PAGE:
present compared to the number of troops in 1913 bcfore the World War.

House Vote On
Bonus Payment
Definite Affirmative Vote
Is Expected; Method Of
Paying Is Debated
WASHINGTON, March 18-(R)--
The question whether the $2,000,000,-
000 soldiers' bonus should be paid im-
mediately is to be brought before the
House tomorrow. It is generally
agreed that the House, bysa hugema-
jority, will say "aye."
Strong difIerences remained today
as to the method of paying. The
rules committee was called into meet-
ing to ratify the procedure under
which the house would be allowed to
choose between the Patman bill,
which provides for new currency, and
the Vinson-American Legion bill
which leaves the method of raising
the money to the government. In the
procedure was involved a double
chance for votes on the Tydings-
Cochran "compromise" bill, which
would give the ex-soldiers negotiable
bonds instead of cash for their cer-
As the program shaped up, it was
Tomorrow, the Vinson-American
Legion bill will be called up on the
floor. It, and other bonus proposals,
will be debated for 10 hours - per-
haps three days.
Then it will be in order for all bonus
bills to be offered as substitutes for
the Vinson plan. Among these are
the Patman and the Tydings-Cochran
measures, as well as other proposals
to limit payment to the needy and to
pay in installments.
If the Patman bill is rejected on
the first vote, supporters of that
measure subsequently will be allowed
to move to send the whole thing back
to the ways and means committee
with instructions to approve the Pat-
man bill and report it back imme-
diately. If the Patman bill is ac-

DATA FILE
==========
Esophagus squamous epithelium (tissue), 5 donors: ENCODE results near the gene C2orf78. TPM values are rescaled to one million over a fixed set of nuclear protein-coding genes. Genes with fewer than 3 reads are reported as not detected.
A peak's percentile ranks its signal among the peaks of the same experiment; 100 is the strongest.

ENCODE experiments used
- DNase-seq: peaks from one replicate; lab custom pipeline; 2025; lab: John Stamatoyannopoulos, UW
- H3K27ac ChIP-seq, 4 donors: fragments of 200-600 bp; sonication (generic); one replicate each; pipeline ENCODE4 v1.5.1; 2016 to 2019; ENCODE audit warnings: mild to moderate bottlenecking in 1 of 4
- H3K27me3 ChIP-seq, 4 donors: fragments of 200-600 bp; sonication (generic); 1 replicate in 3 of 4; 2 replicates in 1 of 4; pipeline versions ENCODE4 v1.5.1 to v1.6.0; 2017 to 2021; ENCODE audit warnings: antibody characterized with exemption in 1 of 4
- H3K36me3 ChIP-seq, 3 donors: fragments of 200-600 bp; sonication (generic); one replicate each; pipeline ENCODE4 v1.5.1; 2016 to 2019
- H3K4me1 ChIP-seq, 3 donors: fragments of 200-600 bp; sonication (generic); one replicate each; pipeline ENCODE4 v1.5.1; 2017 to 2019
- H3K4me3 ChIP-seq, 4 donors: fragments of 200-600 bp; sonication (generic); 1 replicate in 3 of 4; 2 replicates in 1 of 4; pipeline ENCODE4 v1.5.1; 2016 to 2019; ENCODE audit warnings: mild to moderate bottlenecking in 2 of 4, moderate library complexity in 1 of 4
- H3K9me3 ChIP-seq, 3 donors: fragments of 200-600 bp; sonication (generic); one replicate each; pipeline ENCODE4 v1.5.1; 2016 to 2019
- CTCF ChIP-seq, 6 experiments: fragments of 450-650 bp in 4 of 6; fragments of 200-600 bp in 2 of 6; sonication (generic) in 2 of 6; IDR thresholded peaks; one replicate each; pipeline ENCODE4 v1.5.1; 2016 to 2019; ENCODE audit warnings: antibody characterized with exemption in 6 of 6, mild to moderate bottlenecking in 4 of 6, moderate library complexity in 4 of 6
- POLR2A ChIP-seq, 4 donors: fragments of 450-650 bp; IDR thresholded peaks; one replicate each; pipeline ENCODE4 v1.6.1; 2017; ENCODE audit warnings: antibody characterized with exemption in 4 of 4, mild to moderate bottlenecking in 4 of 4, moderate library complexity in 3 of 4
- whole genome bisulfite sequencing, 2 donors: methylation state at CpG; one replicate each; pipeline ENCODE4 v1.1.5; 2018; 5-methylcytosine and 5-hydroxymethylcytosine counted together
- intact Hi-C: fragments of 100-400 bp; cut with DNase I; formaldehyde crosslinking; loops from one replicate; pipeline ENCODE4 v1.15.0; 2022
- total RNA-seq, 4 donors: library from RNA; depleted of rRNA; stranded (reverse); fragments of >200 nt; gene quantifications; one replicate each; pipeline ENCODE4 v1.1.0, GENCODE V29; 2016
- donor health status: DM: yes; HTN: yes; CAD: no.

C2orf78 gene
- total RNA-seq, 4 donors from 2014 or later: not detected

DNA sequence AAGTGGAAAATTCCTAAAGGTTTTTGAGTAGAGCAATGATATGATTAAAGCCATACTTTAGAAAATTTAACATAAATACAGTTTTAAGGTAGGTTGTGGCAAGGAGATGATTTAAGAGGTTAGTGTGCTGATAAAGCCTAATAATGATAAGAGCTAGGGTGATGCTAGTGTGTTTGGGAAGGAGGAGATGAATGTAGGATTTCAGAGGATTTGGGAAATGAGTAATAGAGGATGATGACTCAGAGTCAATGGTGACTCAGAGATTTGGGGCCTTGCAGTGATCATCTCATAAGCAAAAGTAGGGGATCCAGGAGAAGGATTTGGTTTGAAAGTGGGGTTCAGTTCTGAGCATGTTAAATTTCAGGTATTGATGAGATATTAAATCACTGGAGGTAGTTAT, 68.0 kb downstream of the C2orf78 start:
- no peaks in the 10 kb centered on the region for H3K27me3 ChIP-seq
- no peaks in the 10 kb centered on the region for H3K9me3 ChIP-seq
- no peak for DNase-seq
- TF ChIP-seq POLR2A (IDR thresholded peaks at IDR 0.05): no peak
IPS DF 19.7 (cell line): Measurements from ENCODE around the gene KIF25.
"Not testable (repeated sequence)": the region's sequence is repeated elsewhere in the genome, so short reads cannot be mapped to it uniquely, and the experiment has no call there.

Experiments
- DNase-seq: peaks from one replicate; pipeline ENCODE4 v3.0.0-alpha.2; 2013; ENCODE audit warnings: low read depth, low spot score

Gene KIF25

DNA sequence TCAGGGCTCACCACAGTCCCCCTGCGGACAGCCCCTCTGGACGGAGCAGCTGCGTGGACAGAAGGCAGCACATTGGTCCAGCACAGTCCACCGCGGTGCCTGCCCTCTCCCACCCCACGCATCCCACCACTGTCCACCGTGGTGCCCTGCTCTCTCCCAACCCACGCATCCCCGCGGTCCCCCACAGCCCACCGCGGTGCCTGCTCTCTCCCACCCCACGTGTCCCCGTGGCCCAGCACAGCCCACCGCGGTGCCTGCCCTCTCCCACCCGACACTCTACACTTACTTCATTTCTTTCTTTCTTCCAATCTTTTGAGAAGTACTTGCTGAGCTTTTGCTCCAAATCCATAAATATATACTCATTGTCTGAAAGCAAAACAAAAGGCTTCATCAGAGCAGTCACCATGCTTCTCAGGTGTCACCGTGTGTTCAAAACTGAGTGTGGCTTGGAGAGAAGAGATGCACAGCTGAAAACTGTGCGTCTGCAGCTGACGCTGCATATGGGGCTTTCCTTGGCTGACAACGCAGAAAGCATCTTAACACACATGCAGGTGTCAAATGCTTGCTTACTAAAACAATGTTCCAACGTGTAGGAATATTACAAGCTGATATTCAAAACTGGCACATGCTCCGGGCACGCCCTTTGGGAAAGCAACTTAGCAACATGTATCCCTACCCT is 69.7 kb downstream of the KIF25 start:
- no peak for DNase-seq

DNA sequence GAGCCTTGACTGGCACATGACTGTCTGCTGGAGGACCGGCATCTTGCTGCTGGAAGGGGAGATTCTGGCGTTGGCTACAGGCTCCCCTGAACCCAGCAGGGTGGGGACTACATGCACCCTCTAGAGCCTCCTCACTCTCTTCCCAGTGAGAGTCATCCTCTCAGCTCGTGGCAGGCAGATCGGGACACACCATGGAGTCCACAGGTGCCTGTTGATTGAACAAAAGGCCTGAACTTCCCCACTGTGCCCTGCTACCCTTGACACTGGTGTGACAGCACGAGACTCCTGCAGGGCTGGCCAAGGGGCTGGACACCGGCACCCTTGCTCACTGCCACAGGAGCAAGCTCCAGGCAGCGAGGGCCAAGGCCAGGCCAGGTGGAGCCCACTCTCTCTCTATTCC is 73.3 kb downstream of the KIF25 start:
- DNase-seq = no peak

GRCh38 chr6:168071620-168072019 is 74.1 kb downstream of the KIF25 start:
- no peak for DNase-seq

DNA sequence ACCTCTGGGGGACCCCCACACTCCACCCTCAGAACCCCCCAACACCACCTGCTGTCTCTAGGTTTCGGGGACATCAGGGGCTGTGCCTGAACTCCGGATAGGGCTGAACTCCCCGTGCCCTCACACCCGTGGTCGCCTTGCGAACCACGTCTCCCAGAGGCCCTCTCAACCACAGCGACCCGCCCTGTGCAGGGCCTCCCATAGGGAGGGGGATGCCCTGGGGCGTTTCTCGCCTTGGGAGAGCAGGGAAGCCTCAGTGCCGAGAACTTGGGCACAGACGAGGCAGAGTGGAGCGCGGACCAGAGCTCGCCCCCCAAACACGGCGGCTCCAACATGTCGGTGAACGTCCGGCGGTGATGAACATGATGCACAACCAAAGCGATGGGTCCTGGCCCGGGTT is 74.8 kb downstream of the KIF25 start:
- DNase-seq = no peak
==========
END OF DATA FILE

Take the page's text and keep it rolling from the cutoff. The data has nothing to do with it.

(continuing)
cepted, a similar motion will be al-
lowed on the Vinson bill.


(By Associated Collegiate Press)
NEW YORK, N. Y., March 18. -
The college students of the United
States have adopted a scholarly atti-
}ude to replace the "rah-rah" spirit of
he '20's, the Carnegie Foundation for
the Advancement of Teaching says in
its annual report.
"The student on the campus is no
longer the blase, sophisticated stu-
dent of the '20's." Walter A. Jessup,
president of the foundation and for-
mer president of the University of
Iowa, writes. "He is a hard-working,
serious-minded person who demands
more of the college library, the lab-
oratory and the instructor than did
his brother of a decade ago."
"Survival" will be the keynote of
the activities of the 800-odd colleges
and universities, for the Foundatiori
predicts an acute struggle for exist-
ence for many of these institutions.
"Survival will be conditioned," the
report said, "by intelligent leadership,
high morale and the courage to be
sincere with the students by selecting
and educating them only in the field
of institutional competency, and in
that field doing a genuine and sig-
nificant job.
"An honest inventory of resources
in view of the obligation to students
might well suggest to some institu-
tions the wisdom of narrowing their
field. Some institutions, bearing the
name of college, have so little to offer,
that they should disband.";
The multiplication of institutions
was attributed by Pres. Jessup to the